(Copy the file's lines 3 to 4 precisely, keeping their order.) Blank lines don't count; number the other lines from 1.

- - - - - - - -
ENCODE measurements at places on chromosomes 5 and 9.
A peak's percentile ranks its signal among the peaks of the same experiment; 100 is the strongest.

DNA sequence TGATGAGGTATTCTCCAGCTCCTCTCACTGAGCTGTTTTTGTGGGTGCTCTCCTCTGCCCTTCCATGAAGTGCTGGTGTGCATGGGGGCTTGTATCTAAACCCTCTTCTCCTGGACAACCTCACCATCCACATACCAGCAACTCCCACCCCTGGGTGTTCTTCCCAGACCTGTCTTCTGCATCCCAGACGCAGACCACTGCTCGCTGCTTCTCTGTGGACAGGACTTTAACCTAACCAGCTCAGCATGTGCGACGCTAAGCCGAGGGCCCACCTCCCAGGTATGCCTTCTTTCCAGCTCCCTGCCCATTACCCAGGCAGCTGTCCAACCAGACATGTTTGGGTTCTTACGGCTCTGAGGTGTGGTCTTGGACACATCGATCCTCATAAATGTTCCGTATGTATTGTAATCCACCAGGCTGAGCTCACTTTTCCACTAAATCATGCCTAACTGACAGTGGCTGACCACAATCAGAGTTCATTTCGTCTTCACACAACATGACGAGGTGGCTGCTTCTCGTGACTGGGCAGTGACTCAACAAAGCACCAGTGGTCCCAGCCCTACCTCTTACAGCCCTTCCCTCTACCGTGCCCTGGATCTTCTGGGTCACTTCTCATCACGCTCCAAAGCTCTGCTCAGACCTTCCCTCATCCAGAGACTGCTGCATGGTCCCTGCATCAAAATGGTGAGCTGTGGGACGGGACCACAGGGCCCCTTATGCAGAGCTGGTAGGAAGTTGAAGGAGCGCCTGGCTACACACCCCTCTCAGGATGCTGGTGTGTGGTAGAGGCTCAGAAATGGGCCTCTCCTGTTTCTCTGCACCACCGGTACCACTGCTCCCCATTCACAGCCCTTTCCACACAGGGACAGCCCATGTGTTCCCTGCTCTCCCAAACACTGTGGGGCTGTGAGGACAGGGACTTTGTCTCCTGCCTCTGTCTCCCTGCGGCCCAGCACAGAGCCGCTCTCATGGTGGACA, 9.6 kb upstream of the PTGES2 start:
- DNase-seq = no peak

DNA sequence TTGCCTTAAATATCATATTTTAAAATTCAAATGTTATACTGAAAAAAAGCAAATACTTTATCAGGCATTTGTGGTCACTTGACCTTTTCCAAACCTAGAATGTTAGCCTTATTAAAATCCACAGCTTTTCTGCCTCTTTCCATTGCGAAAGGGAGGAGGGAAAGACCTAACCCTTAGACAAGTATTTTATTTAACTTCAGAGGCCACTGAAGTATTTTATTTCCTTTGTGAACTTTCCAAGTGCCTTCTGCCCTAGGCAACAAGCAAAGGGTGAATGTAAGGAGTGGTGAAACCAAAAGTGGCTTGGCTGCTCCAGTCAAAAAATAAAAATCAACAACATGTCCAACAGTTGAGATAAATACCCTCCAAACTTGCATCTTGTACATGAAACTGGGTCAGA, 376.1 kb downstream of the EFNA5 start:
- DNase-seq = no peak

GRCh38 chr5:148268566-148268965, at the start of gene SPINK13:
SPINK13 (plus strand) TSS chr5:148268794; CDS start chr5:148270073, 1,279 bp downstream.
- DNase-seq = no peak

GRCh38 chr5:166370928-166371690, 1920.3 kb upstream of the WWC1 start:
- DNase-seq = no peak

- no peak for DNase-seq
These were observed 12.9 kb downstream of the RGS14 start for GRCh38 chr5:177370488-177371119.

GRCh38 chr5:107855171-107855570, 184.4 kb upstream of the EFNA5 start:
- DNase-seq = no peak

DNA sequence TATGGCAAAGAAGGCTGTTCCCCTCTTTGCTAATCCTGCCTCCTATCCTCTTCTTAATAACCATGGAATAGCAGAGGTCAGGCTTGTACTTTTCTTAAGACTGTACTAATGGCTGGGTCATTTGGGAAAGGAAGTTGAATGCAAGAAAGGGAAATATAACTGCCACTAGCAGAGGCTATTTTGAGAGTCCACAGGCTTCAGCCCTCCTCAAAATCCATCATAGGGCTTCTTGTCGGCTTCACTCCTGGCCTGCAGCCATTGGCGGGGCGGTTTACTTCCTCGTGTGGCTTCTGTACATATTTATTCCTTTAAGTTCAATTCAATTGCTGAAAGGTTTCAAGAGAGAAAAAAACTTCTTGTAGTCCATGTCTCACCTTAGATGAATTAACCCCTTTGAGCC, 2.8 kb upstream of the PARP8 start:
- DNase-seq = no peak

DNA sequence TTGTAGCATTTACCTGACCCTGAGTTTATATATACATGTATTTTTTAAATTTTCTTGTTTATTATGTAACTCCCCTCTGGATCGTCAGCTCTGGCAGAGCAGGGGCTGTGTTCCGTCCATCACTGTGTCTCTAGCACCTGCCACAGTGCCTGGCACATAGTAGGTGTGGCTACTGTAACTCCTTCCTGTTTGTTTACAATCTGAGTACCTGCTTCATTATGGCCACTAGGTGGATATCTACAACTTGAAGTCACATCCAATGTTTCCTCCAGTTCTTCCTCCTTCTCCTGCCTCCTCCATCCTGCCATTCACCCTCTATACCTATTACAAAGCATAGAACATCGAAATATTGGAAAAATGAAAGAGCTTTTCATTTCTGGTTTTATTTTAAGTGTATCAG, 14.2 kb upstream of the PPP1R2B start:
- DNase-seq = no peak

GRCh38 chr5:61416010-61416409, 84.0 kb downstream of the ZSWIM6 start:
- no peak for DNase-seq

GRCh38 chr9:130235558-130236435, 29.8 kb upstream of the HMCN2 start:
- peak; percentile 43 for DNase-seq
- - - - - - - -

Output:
DNA sequence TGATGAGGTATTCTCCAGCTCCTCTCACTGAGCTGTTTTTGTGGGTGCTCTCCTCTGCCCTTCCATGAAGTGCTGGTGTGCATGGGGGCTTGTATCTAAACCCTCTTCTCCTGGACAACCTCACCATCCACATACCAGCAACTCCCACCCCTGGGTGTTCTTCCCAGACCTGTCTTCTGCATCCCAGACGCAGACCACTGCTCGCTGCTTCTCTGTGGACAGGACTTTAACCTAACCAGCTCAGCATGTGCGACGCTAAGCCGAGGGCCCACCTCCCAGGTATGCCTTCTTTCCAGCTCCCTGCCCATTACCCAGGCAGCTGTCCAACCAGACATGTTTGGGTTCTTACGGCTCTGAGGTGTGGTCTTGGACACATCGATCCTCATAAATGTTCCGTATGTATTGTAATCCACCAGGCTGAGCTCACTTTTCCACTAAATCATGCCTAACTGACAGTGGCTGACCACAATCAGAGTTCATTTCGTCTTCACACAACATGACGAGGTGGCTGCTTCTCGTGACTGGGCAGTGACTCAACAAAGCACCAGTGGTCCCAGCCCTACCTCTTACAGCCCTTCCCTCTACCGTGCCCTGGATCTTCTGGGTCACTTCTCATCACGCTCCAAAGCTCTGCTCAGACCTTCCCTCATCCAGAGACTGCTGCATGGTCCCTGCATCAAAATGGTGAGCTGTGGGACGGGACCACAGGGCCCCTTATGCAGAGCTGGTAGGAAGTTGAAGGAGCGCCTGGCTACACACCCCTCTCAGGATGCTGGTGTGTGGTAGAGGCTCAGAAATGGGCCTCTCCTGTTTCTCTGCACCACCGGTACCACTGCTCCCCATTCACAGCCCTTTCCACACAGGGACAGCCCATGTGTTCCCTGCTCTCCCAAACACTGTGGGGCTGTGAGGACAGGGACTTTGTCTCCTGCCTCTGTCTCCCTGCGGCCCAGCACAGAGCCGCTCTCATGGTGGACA, 9.6 kb upstream of the PTGES2 start:
- DNase-seq = no peak